It is characteristic that the oldest allusions to pictures connected with Memling's name are those which point to relations with the Burgundian court. The inventories of Margaret of Austria, drawn up in 1524, allude to a triptych of the God of Pity by Roger van der Weyden, of which the wings containing angels were by Master Hans. But this entry is less important as affording testimony in favour of the preservation of Memling's work than as showing his connexion with an older Flemish craftsman. For ages Roger van der Weyden was acknowledged as an artist of the school of Bruges, until records of undisputed authenticity demonstrated that he was bred at Tournai and settled at Brussels. Nothing seems more natural than the conjunction of his name with that of Memling as the author of an altarpiece, since, though Memling's youth remains obscure, it is clear from the style of his manhood that he was taught in the painting-room of Van der Weyden. Nor is it beyond the limits of probability that it was Van der Weyden who received commissions at a distance from Brussels, and first took his pupil to Bruges, where he afterwards dwelt. The clearest evidence of the connexion of the two masters is that afforded by pictures, particularly an altarpiece, which has alternately been assigned to each of them, and which may possibly be due to, their joint labours. In this altarpiece, which is a triptych ordered for a patron of the house of Sforza, we find the style of Van der Weyden in the central panel of the Crucifixion, and that of Memling in the episodes on the wings. Yet the whole piece was assigned to the former in the Zambeccari collection at Bologna, whilst it was attributed to the latter at the Middleton sale in London in 1872. At first, we may think, a closer resemblance might be traced between the two artists than that disclosed in later works of Memling, but the delicate organization of the younger painter, perhaps also a milder appreciation of the duties of a Christian artist, may have led Memling to realise a sweet and perfect ideal, without losing, on that account, the feeling of his master. He certainly exchanged the asceticism of Van der Weyden for a sentiment of less energetic concentration. He softened his teacher's asperities and bitter hardness of expression.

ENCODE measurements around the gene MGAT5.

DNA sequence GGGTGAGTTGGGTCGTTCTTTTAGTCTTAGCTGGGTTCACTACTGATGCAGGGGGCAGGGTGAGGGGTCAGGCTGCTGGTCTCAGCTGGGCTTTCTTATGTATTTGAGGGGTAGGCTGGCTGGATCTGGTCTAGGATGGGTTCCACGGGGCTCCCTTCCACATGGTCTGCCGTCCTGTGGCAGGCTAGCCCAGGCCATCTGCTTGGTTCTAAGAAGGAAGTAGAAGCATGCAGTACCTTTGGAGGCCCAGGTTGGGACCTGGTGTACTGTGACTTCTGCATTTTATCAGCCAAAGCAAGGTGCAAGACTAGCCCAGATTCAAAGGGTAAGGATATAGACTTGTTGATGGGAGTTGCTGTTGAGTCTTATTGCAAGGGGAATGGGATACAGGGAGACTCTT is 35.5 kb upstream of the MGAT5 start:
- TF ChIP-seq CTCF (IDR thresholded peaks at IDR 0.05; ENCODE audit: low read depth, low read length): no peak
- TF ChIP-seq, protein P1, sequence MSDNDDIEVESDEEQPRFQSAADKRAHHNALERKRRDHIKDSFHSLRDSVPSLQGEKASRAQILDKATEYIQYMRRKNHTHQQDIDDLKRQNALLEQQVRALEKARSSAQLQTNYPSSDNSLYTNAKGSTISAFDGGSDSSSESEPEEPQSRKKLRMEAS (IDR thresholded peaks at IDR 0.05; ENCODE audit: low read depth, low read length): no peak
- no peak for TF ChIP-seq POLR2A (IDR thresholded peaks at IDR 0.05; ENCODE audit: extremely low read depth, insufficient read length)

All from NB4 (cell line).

In the oldest form in which Memling's style is displayed, or rather in that example which represents the Baptist in the gallery of Munich, we are supposed to contemplate an effort of the year 1470. The finish of this piece is scarcely surpassed, though the subject is more important, by that of the Last Judgment of Danzig.
But the latter is more interesting than the former, because it tells how Memling, long after Roger's death and his own settlement at Bruges, preserved the traditions of sacred art which had been applied in the first part of the century by Rogier van der Weyden to the Last Judgment of Beaune. All that Memling did was to purge his master's manner of excessive stringency, and add to his other qualities a velvet softness of pigment, a delicate transparence of colours, and yielding grace of slender forms. That such a beautiful work as the Last Judgment of Danzig should have been bought for the Italian market is not surprising when we recollect that picture-fanciers in that country were familiar with the beauties of Memling's compositions, as shown in the preference given to them by such purchasers as Cardinal Grimari and Cardinal Bembo at Venice, and the heads of the house of Medici at Florence.